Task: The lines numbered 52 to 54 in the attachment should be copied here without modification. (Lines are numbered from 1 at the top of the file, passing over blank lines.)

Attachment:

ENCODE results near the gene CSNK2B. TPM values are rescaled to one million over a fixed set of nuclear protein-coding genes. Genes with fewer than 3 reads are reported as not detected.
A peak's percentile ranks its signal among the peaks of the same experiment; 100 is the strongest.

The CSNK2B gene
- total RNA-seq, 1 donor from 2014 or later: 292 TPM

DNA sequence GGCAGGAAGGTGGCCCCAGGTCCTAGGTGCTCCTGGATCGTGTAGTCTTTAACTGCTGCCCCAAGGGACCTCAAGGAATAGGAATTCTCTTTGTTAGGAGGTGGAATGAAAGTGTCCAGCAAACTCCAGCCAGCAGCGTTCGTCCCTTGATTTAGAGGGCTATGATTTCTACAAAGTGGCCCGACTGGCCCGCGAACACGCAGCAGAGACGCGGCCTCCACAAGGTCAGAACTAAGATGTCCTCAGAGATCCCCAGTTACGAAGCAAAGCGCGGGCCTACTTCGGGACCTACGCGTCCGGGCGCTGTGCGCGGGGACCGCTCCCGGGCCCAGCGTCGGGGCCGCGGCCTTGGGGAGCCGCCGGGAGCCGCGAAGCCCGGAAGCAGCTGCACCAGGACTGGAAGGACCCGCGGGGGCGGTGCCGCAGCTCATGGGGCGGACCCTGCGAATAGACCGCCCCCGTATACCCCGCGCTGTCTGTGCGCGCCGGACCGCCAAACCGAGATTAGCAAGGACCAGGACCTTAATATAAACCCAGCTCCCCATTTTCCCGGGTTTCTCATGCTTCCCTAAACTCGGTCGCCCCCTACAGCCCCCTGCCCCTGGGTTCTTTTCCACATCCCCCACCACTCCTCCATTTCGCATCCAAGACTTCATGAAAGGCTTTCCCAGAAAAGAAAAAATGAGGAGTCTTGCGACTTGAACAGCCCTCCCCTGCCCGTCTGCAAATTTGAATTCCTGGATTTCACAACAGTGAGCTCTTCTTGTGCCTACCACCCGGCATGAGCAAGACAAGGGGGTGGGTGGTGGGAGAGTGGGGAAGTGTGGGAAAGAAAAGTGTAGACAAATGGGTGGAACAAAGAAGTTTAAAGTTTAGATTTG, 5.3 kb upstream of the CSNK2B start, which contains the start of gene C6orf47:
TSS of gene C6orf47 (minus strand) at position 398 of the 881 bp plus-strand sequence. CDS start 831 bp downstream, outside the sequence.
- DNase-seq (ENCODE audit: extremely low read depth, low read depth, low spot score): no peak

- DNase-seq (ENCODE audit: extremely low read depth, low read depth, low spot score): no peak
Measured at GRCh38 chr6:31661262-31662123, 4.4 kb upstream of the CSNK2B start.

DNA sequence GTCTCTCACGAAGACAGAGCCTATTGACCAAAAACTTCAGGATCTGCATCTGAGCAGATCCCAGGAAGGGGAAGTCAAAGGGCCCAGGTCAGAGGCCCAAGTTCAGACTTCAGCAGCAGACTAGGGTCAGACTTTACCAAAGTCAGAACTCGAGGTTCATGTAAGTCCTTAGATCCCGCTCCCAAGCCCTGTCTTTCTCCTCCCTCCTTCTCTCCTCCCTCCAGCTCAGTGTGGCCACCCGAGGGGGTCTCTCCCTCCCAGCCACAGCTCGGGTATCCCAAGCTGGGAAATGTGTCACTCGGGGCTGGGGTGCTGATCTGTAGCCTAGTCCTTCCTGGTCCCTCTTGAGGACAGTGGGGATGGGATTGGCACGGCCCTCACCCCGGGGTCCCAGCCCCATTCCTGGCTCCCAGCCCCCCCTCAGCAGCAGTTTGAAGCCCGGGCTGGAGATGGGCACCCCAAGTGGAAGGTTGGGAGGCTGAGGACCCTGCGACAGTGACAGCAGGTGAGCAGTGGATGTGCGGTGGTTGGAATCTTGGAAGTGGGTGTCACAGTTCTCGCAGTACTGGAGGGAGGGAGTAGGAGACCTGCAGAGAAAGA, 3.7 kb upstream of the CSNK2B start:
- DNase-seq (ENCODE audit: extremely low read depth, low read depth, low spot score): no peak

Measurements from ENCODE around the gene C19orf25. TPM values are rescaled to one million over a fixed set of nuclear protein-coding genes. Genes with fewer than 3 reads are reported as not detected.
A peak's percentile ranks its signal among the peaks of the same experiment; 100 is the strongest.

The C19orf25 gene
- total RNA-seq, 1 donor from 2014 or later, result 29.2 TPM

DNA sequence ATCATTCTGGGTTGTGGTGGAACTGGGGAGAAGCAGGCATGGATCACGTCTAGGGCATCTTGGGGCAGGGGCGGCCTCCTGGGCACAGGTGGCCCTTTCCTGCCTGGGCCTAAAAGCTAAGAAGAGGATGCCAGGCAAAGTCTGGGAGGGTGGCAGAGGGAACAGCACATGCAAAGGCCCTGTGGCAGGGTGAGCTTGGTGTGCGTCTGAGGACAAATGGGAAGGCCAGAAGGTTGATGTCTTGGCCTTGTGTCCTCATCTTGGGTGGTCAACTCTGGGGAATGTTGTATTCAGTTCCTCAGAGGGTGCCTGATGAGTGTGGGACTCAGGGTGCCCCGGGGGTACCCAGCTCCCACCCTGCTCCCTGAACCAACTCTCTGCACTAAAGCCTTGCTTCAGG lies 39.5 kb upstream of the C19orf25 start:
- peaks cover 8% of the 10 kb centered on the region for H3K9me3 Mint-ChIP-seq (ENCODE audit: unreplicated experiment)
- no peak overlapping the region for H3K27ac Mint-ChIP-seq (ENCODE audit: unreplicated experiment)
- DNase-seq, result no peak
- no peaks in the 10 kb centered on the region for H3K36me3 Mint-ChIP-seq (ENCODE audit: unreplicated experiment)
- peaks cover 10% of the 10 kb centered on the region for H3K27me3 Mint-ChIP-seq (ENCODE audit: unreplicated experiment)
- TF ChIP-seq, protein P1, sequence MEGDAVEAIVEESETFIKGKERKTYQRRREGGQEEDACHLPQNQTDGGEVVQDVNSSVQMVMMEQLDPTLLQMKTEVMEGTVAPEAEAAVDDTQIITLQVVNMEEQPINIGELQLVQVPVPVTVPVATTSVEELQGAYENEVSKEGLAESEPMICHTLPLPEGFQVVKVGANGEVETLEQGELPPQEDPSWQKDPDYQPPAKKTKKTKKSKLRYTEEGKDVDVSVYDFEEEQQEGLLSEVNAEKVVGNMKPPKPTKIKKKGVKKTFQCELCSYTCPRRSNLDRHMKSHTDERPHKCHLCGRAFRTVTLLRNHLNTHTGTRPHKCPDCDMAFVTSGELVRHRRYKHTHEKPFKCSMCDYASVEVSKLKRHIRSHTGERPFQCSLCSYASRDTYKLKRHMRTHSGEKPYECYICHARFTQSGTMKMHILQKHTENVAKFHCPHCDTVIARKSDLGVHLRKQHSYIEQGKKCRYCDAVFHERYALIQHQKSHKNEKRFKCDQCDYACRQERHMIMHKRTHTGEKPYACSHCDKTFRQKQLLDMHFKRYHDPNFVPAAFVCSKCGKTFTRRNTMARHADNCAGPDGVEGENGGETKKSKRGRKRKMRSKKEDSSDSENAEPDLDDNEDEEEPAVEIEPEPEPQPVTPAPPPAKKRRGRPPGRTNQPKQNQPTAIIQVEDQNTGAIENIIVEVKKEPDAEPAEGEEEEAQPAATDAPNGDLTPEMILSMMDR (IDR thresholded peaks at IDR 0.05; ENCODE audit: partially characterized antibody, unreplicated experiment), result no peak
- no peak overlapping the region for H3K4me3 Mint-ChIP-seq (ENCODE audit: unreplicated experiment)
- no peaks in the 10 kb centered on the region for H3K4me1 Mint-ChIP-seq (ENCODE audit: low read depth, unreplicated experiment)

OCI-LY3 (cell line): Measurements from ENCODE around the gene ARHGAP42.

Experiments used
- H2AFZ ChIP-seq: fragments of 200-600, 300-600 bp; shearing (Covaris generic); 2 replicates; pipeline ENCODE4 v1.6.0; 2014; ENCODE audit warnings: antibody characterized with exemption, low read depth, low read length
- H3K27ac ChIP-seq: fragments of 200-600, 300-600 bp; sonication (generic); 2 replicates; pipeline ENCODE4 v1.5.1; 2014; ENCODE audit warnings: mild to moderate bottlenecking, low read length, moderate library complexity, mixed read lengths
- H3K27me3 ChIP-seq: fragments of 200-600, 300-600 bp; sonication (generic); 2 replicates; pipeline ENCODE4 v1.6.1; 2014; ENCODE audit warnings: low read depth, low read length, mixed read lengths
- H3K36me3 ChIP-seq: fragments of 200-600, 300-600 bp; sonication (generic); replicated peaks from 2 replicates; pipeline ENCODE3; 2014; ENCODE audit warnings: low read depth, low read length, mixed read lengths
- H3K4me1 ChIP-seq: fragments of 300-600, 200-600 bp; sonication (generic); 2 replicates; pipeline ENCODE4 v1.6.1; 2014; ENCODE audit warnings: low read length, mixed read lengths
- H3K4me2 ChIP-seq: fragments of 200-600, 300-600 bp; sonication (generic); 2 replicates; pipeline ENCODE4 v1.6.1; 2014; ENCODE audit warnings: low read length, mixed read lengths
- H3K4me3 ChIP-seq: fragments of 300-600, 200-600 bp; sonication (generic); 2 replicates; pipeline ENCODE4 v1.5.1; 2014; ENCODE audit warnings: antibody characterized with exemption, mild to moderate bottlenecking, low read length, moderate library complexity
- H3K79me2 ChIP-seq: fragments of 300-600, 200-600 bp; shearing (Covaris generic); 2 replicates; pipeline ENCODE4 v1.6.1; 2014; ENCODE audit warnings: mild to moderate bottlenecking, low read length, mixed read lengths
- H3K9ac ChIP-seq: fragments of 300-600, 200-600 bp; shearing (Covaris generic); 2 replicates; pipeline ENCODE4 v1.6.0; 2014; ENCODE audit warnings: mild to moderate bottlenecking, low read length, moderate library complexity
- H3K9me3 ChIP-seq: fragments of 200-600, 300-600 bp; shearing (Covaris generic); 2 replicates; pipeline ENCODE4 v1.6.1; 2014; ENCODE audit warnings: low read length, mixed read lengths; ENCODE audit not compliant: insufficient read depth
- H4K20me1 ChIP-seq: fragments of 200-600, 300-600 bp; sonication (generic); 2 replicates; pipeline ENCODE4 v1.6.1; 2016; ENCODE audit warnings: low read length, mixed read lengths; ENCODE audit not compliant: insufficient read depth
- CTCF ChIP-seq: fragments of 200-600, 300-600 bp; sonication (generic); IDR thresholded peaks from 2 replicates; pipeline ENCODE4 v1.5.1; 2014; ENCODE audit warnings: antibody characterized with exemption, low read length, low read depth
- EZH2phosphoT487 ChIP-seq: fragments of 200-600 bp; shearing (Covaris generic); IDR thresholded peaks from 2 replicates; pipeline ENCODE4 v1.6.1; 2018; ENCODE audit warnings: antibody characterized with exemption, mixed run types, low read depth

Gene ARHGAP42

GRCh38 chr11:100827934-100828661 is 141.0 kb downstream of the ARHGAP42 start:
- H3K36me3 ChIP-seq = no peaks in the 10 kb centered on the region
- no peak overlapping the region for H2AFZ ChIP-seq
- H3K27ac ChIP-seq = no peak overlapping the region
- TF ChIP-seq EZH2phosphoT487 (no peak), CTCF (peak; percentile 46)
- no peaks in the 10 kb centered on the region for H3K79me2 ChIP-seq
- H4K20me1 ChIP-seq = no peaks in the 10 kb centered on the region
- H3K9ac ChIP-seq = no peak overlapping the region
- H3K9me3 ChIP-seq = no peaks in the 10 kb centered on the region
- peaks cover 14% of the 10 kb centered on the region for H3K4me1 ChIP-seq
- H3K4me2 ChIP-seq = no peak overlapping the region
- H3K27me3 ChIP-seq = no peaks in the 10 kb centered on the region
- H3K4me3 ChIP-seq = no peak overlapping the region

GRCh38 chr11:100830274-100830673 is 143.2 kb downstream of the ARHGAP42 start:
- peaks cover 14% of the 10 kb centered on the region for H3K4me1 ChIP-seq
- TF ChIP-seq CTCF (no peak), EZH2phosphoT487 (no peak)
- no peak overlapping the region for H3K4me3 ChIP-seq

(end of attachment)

- H3K27me3 ChIP-seq = no peaks in the 10 kb centered on the region
- H3K4me3 ChIP-seq = no peak overlapping the region

GRCh38 chr11:100830274-100830673 is 143.2 kb downstream of the ARHGAP42 start: